Boston Dataset Size : (506, 13) (506,) Boston Dataset Features : ['CRIM' 'ZN' 'INDUS' 'CHAS' 'NOX' 'RM' 'AGE' 'DIS' 'RAD' 'TAX' 'PTRATIO' 'B' 'LSTAT']
X_boston_train, X_boston_test, Y_boston_train, Y_boston_test = train_test_split(X_boston, Y_boston, train_size=0.8, random_state=1) print("Boston Train/Test Sizes : ",X_boston_train.shape, X_boston_test.shape, Y_boston_train.shape, Y_boston_test.shape)
Boston Train/Test Sizes : (404, 13) (102, 13) (404,) (102,)
Scikit-plot has 4 main modules which are used for different visualizations as described below.
The module that we'll be exploring is the estimators module. We'll be plotting various plots after training ML models.
We can plot the cross-validation performance of models by passing it whole dataset. Scikit-plot provides a method named plot_learning_curve() as a part of the estimators module which accepts estimator, X, Y, cross-validation info, and scoring metric for plotting performance of cross-validation on the dataset.
Below we are plotting the performance of logistic regression on digits dataset with cross-validation.
skplt.estimators.plot_learning_curve(LogisticRegression(), X_digits, Y_digits, cv=7, shuffle=True, scoring="accuracy", n_jobs=-1, figsize=(6,4), title_fontsize="large", text_fontsize="large", title="Digits Classification Learning Curve");
Below we are plotting the performance of linear regression on the Boston dataset with cross-validation.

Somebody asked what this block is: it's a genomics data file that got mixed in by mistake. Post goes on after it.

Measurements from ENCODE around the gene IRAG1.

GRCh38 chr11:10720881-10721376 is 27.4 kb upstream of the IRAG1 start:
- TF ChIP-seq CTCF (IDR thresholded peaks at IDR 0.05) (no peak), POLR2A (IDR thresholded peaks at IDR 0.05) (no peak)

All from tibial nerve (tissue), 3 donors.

skplt.estimators.plot_learning_curve(LinearRegression(), X_boston, Y_boston, cv=7, shuffle=True, scoring="r2", n_jobs=-1, figsize=(6,4), title_fontsize="large", text_fontsize="large", title="Boston Regression Learning Curve ");
We can use many other scoring metrics for plotting purposes. Below is a list of scoring metrics available with scikit-learn.
dict_keys(['explained_variance', 'r2', 'max_error', 'neg_median_absolute_error', 'neg_mean_absolute_error', 'neg_mean_squared_error', 'neg_mean_squared_log_error', 'accuracy', 'roc_auc', 'balanced_accuracy', 'average_precision', 'neg_log_loss', 'brier_score_loss', 'adjusted_rand_score', 'homogeneity_score', 'completeness_score', 'v_measure_score', 'mutual_info_score', 'adjusted_mutual_info_score', 'normalized_mutual_info_score', 'fowlkes_mallows_score', 'precision', 'precision_macro', 'precision_micro', 'precision_samples', 'precision_weighted', 'recall', 'recall_macro', 'recall_micro', 'recall_samples', 'recall_weighted', 'f1', 'f1_macro', 'f1_micro', 'f1_samples', 'f1_weighted', 'jaccard', 'jaccard_macro', 'jaccard_micro', 'jaccard_samples', 'jaccard_weighted'])
The second chart that we'll be plotting is a bar chart depicting the importance of features for various ML models. We'll first train random forest on the Boston dataset and gradient boosting on the cancer dataset. We'll then plot feature importance available from both models as a bar chart using plot_feature_importances() method of estimators module of scikit-plot.